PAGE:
It’s always seemed a little odd to A Wheel Thing that a large car is such because it has a six or eight cylinder engine yet a similar sized car is called medium if it has a four cylinder…go figure. A Wheel Thing looks at this dichotomy with a familiar face, Holden’s VE Commodore, in this case the Z series, against the Subaru Liberty. Physically, they’re within cooee of each other in length, width, height and space plus have cavernous bootspace also.
The Commodore is the tried and trusted front engined (3.6L V6) rear wheel drive package whilst Subaru stays with its time honoured all wheel drive system powered by its “boxer” flat four cylinder at 2.5L capacity. Both are five seaters, fairly comfortably at that, and have a long nose/short boot profile. On the inside it’s a different story; bearing in mind the VE platform’s tired interior and with the VF due soon, straight up the Liberty wins.
First up, size. The Liberty is 4745mm in length, 1780mm in width and just 1505mm in height. The Commodore is slightly larger at 4900mm long and 1900mm wide yet sits slightly lower at 1476mm. It’s also, questionably, around 400 kilograms heavier than the Subaru…..the interiors are almost lineball in size but boot space in the Commodore (496L) is 20L bigger although looks smaller. There’s just six litres difference in fuel tank capacity (65 vs Holden’s 71) however it’s more than reasonable to expect the 127 kW (@5600rpm) should be more frugal than the 210kW (@6700rpm) SIDI V6. There’s more torque in the Commodore (350Nm @ 2800rpm vs 235Nm @ 4100rpm) however giving the Commodore the edge in the 0-100 km/h sprint. The GT edition of the Liberty comes close on power and matches for torque.
Both cars push the power through automatic transmissions, with the Liberty’s a smooth and slick CVT against the Holden’s traditional six speed. Both offer (six speed) manual control, both feature the standard array of safety tech in the form of ABS, multiple airbags and so on. Both have a couple of 12V sockets. Both are still looking pretty much the same at this stage. Then comes the rolling stock…the Z series has stylish charcoal 19 inch rims whilst the Liberty is on 17s. The steering feels more planted in the Holden, thanks largely to the 245/40 rubber as opposed to the Liberty’s twitchy and driver energy sapping 215/50 tyres; it never seems as locked to a straight path as the Commodore, requiring constant attention to the tiller and occasionally felt understeery….somewhat unsettling from an AWD car, plus, during one of Sydney’s torrential downpours, the Liberty occasionally felt as if it had aquaplaned, again potentially due to the thinner profile rubber. On the road both ride flat, absorbing bumps with a minimum of fuss. Turn in on the Liberty was a touch sharper than the Holden, with feedback off centre also a little more lively. Both have a rorty exhaust when pushed, with the throb of the flat four noticeable above 3000rpm.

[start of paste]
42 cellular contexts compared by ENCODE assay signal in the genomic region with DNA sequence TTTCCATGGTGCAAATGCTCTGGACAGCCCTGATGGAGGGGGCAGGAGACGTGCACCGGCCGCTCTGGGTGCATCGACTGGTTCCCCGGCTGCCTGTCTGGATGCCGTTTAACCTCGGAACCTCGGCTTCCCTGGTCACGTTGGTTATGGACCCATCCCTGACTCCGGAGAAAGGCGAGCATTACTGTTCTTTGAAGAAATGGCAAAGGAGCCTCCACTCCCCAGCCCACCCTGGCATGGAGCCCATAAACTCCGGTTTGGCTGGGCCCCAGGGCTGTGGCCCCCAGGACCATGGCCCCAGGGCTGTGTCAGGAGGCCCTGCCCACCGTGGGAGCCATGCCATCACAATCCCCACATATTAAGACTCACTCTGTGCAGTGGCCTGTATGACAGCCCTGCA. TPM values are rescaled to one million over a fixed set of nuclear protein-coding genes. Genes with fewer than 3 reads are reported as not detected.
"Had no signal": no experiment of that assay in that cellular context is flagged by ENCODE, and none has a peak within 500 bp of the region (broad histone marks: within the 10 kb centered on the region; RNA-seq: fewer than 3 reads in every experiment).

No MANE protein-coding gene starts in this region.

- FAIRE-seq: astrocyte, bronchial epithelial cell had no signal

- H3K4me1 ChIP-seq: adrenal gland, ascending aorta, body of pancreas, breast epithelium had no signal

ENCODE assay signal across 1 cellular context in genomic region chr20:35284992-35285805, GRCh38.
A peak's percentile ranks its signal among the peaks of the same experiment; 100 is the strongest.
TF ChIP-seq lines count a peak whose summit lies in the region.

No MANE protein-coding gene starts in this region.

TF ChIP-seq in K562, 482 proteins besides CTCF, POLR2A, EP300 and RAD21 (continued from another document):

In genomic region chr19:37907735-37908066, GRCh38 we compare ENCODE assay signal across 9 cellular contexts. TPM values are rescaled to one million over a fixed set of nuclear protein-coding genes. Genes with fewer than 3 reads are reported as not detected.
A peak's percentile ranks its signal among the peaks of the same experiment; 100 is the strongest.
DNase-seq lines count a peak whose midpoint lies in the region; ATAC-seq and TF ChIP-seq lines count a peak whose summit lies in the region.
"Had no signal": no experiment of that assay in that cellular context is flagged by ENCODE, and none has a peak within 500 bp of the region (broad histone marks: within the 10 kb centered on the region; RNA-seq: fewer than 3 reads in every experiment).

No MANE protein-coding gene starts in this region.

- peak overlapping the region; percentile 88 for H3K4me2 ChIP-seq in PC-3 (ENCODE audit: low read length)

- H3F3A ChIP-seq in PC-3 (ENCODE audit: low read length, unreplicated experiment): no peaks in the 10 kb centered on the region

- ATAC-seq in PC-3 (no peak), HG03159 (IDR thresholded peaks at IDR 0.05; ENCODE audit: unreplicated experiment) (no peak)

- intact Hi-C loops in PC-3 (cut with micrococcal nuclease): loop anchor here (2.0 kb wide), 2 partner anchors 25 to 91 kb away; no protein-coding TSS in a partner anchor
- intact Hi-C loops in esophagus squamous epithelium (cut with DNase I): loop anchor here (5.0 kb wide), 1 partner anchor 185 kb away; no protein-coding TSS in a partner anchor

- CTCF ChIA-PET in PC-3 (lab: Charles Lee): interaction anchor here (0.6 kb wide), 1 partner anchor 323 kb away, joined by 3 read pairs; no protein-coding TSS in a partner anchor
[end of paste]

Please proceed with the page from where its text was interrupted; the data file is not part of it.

Both score leather seating; the Z series with bolsters to the cloth trim, the Liberty full dead cow covering. There’s satnav in each with the Holden getting speed camera location and speed zone info. Ergonomically each has their pluses and minuses, with switchgear mainly easy to read and use. Each have a touchscreen entertainment/satnav unit with the Holden getting integrated speed limit/camera warnings which flashes on the LCD screen directly in front of the driver. Subaru’s dash has a delightful animated graphic screen with a rich blue lighting. The steering wheel controls on the Subaru tiller are a little sharper edged than Holden’s yet, naturally, are user friendly. The rear seats both have a skiport hatch/drinks holder whilst the Subaru has privacy glass on the rear windows. The Liberty closes its doors with a somewhat hollow thunk, compared to the Commodore’s solid sound, which would offer one reason why it’s around 400kg lighter…less sound insulation and different materials in the doors, but that’s obviously only a small part.
The Subie’s exterior is a combination of take it or leave it; the headlight cluster is not one that could be said is attractive, with a sharp and angular shape combining with the HID lenses to offer a look of incoherence, whilst the rear is not unlike Honda’s six cylinder Accord in profile and proportion, especially with the rear window kink. The Commodore’s has changed little since it was released and the VF will offer quite a marked difference, front and rear. Silver was the colour supplied for the Japanese car whilst the Commodore was clad in a gorgeous plum purple.
It leaves my question unanswered; what defines a medium car as opposed to a large, if the engine is taken out of the equation? Both are physically similar in dimensions, both offer similar levels of sophistication (and will in the VF update) and drive, for the most part, similarly. A fine example is Toyota’s Aurion vs Camry, with the Aurion in the large car class simply because it has a V6, although the dimensions are virtually identical being based on the same framework. As it stands, based on the week with each, if the Liberty, with the better interior, had the Commodore driving dynamic, it’d be a good marriage of upsizing the medium.
Check with your dealer for pricing, especially with the Z Series and VE on runout at the time of writing.